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Graphics Technology

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Edition:
2nd
ISBN13:

9780131476431

ISBN10:
0131476432
Format:
Paperback
Pub. Date:
1/1/2005
Publisher(s):
Prentice Hall
List Price: $114.20

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This is the 2nd edition with a publication date of 1/1/2005.
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Summary

Providing content for today's course that will fit tomorrow's needs, this new edition of Graphics Technology illustrates and presents fundamental concepts in an understandable format, reducing the amount of classroom tutoring needed. Major content areas covered are: Design and Creativity-New design examples from industry, examples of worksheets, and assignments make the process fun and encourage creativity and intuition. Computer Graphics-An introduction to AutoCAD 2005 provides step-by-step instruction for two-dimensional and three-dimensional computer graphics by AutoCAD. Engineering Drawing-Illustrations separated into multiple steps present the concepts as clearly and simply as possible, utilizing a second color to emphasize sequential steps, key points, and explanations. Descriptive Geometry-Three-dimensional spatial analysis principles are covered to enable the student to apply them to industrial applications at the end of these chapters. Problem Solving-Over 600 problems are offered to aid the student in mastering the principles of graphics and design. Graphics Technology will continue to serve as a permanent reference for the engineer, technologist, or technician.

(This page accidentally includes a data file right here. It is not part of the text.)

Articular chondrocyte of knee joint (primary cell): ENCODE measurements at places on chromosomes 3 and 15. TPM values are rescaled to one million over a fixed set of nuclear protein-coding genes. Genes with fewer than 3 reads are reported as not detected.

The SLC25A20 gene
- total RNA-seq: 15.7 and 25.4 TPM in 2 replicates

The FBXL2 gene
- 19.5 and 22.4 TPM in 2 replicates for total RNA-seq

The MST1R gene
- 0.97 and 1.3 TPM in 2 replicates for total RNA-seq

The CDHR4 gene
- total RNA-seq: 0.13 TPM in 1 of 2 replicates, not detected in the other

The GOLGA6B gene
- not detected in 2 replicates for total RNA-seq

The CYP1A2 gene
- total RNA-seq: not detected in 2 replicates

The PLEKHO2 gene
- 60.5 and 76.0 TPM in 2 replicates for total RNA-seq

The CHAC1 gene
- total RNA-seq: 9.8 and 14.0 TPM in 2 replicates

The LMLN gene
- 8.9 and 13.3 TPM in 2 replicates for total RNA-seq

Table of Contents

Chapter 1 Engineering and Technology 2(4)
1.1 Introduction
2(1)
1.2 Engineering Graphics
2(1)
1.3 Technological Milestones
3(1)
1.4 The Technological Team
4(2)
Chapter 2 The Design Process 6(20)
2.1 Introduction
6(1)
2.2 Types of Design Problems
7(2)
2.3 The Design Process
9(2)
2.4 Graphics and Design
11(1)
2.5 Application of the Design Process
12(6)
2.6 Design Problems
18(1)
2.7 Short Design Problems
18(4)
2.8 Systems Design Problems
22(1)
2.9 Product Design Problems
23(3)
Chapter 3 Drawing Instruments 26(16)
3.1 Introduction
26(1)
3.2 Drawing Media
26(2)
3.3 Drawing Equipment
28(4)
3.4 Lines
32(1)
3.5 Measurements
33(5)
3.6 Presentation of Drawing
38(1)
Problems
38(4)
Chapter 4 Lettering 42(6)
4.1 Introduction
42(1)
4.2 Lettering Tools
42(1)
4.3 Guidelines
43(1)
4.4 Gothic Lettering
44(3)
Problems
47(1)
Chapter 5 Geometric Construction 48(20)
5.1 Introduction
48(1)
5.2 Polygons
48(1)
5.3 Circles
49(1)
5.4 Geometric Solids
49(1)
5.5 Constructing Polygons
50(2)
5.6 Bisecting Lines and Angles
52(1)
5.7 Division of Lines
52(1)
5.8 An Arc Through Three Points
53(1)
5.9 Parallel Lines
53(1)
5.10 Tangents
54(4)
5.11 Conic Sections
58(3)
5.12 Spirals
61(1)
5.13 Helixes
61(1)
Problems
62(6)
Chapter 6 Orthographic Sketching 68(18)
6.1 Introduction
68(1)
6.2 Shape Description
69(1)
6.3 Sketching Techniques
70(1)
6.4 Six-View Sketching
71(1)
6.5 Three-View Sketching
71(4)
6.6 Circular Features
75(1)
6.7 Pictorial Sketching: Obliques
76(2)
6.8 Pictorial Sketching: Isometrics
78(2)
Problems
80(6)
Chapter 7 Orthographic Projection with Instruments 86(26)
7.1 Introduction
86(1)
7.2 Orthographic Projection
86(2)
7.3 Alphabet of Lines
88(1)
7.4 Six-View Drawings
88(1)
7.5 Three-View Drawings
89(1)
7.6 Arrangements of Views
89(1)
7.7 Selection of Views
90(1)
7.8 Line Techniques
91(1)
7.9 Point Numbering
92(1)
7.10 Drawing with Triangles
93(1)
7.11 Views by Subtraction
93(1)
7.12 Three-View Drawing Layout
93(1)
7.13 Two-View Drawings
94(1)
7.14 One-View Drawings
95(1)
7.15 Simplified and Removed Views
96(1)
7.16 Partial Views
96(1)
7.17 Curve Plotting
96(1)
7.18 Conventional Practices
97(1)
7.19 Conventional Intersections
98(1)
7.20 Fillets and Rounds
99(3)
7.21 First-Angle Projection
102(1)
7.22 Summary
103(1)